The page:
To generate evidence-based research and learning on how multi-sectoral programming could improve resilience of conflict affected households in Ninewa, Iraq

Methodology and Scope

Given the current context of Iraq, how can Mercy Corps increase resilience of targeted populations with an  inclusive approach to social cohesion programming?

  • What approaches would be most successful in ensuring conflict affected individuals are able to become resilient?
  • How do we measure success for social cohesion programming? How do we duplicate Mercy Corps successes?
  • How does MC ensure we are pushing past co-existing and moving towards harmonization in our programming to support last change and durable solutions?
  • How can MC complement our current social cohesion portfolio with complementary programs; including but not limited to livelihoods and psychosocial support, to create a more holistic response, and support sustainable solutions for project participants. How do these approaches change based on target participants - male and female youth, refugees, IDPs, and returnees?


The consultant is expected to deliver the following:

  1. Inception Report: After having a desk review of the SIDA-TAGHIR documents, the consultant is expected to produce an inception report of how information will be analyzed, presented and discussed/adjusted together with Mercy Corps.
  2. Design, develop, review and refine data collection tools: With Mercy Corps Iraq’s SIDA-TAGHIR program and MEL teams, develop tools, including translation to Arabic languages, where appropriate.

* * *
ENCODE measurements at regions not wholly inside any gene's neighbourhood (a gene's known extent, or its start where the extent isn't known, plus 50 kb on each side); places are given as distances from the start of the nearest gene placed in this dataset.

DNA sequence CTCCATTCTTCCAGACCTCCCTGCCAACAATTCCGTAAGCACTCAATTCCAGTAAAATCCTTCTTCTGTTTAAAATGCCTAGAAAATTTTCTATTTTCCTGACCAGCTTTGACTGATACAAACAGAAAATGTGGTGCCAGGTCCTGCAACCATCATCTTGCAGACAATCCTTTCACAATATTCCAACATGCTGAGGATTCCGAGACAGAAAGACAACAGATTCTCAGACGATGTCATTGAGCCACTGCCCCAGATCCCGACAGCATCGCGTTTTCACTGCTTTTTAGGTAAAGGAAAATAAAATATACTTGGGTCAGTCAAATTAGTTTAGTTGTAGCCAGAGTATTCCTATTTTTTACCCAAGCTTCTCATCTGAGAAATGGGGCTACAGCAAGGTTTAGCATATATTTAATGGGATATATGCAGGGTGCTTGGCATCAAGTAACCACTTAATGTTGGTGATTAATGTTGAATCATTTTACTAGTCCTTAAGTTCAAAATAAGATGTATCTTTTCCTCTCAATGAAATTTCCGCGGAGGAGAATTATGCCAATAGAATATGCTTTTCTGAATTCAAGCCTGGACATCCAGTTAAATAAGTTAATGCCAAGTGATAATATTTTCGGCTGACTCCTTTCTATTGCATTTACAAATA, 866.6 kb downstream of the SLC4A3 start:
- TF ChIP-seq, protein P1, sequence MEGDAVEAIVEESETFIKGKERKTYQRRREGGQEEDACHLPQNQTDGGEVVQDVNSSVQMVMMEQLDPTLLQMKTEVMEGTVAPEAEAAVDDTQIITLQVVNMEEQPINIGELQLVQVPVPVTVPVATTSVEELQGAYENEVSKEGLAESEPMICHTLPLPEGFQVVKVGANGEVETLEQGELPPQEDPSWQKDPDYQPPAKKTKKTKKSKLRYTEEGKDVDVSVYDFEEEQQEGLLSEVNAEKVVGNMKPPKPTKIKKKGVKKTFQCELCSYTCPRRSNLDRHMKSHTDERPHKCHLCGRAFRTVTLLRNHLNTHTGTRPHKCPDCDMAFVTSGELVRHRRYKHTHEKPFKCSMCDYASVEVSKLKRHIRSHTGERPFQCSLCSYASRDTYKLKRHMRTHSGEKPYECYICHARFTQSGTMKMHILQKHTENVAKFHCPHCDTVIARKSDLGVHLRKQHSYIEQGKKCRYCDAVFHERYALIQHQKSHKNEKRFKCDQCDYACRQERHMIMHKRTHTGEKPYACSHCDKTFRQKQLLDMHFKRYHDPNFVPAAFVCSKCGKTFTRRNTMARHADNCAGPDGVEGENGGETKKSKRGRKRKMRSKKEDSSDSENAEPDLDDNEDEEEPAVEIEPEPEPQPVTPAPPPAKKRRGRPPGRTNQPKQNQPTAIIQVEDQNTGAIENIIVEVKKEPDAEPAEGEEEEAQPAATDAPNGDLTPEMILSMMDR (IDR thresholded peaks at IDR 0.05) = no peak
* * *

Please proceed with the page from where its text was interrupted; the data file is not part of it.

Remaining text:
• Encode and analyze data
  1. Present Research Findings: The comprehensive final research findings must follow the following criteria: The consultant is expected to deliver a comprehensive final report; the report should be in four (4) hard-cover-bound, physical, copies and a soft copy (PDF and Word - submitted electronically). Page limit for the full report is 40 pages (exclusive of annexes and attachments).
  1. Report Structure & Content:
  2. Cover Page, List of Acronyms
  3. Table of Contents
  4. Executive Summary: This section should be a clear and concise stand-alone document that gives readers the essential contents of the report, including a summary of major findings, lessons learned, and recommendations.
  5. Methodology: This section should be sufficiently detailed to help the reader judge the accuracy of the report and its findings.
  6. Limitations: This section should address constraints and limitations of the methodology, and the implications of these limitations for the findings, including whether and why any of the evaluation findings are inconclusive.
  7. Results: This section should provide a clear assessment of progress with respect to indicators / targets / objectives and/or evaluation questions. Reference baseline and midterm evaluation information as well as program logic, theory of change, etc.
  8. Synthesis, Recommendations and Lessons Learned: This is space for the evaluation team to think about the data and results, and make concrete recommendations for current or future program improvements, pull out organization lessons learned, and generally comment on data and results. Everything presented in this section should be directly linked back to the information presented in the Results section of the report